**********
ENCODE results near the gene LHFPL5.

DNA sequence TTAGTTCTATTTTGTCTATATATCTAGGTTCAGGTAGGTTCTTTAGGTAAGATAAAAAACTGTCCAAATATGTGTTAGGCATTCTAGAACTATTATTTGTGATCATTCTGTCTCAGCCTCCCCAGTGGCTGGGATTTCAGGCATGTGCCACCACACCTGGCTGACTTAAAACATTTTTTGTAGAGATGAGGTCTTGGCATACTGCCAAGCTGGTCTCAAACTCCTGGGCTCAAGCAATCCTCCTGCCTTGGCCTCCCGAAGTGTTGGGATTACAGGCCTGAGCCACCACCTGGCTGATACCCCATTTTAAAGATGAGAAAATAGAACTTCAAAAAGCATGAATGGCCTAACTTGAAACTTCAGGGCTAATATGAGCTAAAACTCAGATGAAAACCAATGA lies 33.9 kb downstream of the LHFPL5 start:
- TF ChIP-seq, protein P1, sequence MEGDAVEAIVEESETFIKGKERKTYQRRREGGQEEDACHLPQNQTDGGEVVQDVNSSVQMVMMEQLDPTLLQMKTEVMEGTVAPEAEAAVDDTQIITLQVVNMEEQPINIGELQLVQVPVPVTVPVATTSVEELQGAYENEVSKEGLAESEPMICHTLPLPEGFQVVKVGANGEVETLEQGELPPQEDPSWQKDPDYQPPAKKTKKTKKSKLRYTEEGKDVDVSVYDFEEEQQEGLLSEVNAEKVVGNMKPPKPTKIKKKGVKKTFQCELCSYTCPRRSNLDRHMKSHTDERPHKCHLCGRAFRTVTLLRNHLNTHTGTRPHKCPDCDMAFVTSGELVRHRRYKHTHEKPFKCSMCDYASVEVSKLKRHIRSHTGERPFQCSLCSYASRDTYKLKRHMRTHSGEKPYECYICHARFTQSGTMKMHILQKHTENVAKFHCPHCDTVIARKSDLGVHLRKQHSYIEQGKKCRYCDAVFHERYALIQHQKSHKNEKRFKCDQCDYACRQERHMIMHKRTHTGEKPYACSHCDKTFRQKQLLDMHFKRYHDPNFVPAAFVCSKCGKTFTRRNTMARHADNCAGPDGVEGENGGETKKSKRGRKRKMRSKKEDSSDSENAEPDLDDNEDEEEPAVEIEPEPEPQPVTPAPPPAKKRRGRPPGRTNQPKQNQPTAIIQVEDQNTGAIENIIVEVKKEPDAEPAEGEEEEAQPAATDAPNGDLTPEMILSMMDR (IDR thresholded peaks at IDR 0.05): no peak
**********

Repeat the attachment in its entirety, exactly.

ENCODE results near the gene LHFPL5.

DNA sequence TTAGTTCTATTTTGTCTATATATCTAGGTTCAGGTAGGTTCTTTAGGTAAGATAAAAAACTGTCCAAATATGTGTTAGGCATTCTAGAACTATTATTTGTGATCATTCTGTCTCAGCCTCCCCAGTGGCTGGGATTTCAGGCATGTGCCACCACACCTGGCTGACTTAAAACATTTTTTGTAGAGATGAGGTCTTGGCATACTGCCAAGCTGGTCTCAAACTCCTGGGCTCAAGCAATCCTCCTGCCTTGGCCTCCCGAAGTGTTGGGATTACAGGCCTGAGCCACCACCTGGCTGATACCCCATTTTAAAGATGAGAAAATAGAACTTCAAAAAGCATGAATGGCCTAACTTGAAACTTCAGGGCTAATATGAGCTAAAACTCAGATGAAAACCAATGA lies 33.9 kb downstream of the LHFPL5 start:
- TF ChIP-seq, protein P1, sequence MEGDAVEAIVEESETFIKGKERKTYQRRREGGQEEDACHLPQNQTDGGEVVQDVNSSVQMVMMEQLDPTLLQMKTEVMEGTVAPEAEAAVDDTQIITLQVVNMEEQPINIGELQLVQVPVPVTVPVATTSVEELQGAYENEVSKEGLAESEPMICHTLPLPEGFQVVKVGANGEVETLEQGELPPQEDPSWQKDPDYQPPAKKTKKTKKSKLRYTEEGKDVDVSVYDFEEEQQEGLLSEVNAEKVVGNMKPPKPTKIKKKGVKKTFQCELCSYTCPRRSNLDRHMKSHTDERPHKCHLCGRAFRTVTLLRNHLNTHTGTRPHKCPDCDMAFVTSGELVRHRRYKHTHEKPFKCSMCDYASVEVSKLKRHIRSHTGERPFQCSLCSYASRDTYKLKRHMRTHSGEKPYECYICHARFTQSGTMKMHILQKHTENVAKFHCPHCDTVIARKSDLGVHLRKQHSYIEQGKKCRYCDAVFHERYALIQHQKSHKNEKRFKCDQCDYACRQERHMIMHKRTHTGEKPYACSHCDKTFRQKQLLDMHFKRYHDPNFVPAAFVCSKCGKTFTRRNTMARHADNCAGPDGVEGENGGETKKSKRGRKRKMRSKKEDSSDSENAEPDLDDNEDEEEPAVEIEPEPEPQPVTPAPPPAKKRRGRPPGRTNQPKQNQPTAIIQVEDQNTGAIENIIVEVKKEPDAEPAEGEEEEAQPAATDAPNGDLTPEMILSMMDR (IDR thresholded peaks at IDR 0.05): no peak